The Invention Of Lunch

July 29, 2012 in Daily Bulletin

The New York Public Library has a new Lunch Hour NYC exhibition. Nicola had the opportunity to sit down with the creators of the exhibition. Surprising highlights of their conversation include:

  • Lunch as one of the three major meals of the day is a relatively recent creation. Up until 1755 lunch was defined as the amount of food your hand could hold and was regarded as a snack.
  • It began to become a regular meal in 1850 – when urbanization began to rise.
  • Urban life meant that workers couldn’t return home for dinner until late at night and so they needed a mid-day meal to tide themselves over. It was New York that brought the concept of lunch to life.
  • Since lunch was the first meal to be eaten outside of the home it had to be low-cost, fast, and clean. This led to automation and standardization.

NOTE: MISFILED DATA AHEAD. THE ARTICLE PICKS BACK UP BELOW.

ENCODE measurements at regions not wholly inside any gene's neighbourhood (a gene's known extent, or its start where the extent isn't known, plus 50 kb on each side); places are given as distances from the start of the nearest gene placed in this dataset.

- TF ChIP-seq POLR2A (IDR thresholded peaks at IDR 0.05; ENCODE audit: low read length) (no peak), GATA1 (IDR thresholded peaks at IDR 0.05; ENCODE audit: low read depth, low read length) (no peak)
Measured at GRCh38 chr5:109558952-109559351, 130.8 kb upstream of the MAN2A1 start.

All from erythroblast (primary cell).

• It was common to have the food prepared behind closed doors – it gave a sense of hygiene to think that the food wasn’t touched by human hands.
  • Oysters used to be a popular street food but over-consumption and pollution reduced their supply, drove up their prices, and transformed them into a luxury food.

To read much more including the role lunch played in the women’s suffrage movement, the speediness of New York’s lunches, the origins of school lunches, the role that JP Morgan played, the concept of the power lunch, the role of culture in our understanding of lunch, why peanut butter became popular, the guides to slicing bed, soda fountain slang, the automat, and pictures of exhibit highlights, click here.

Source: Edible Geography

Via: Kottke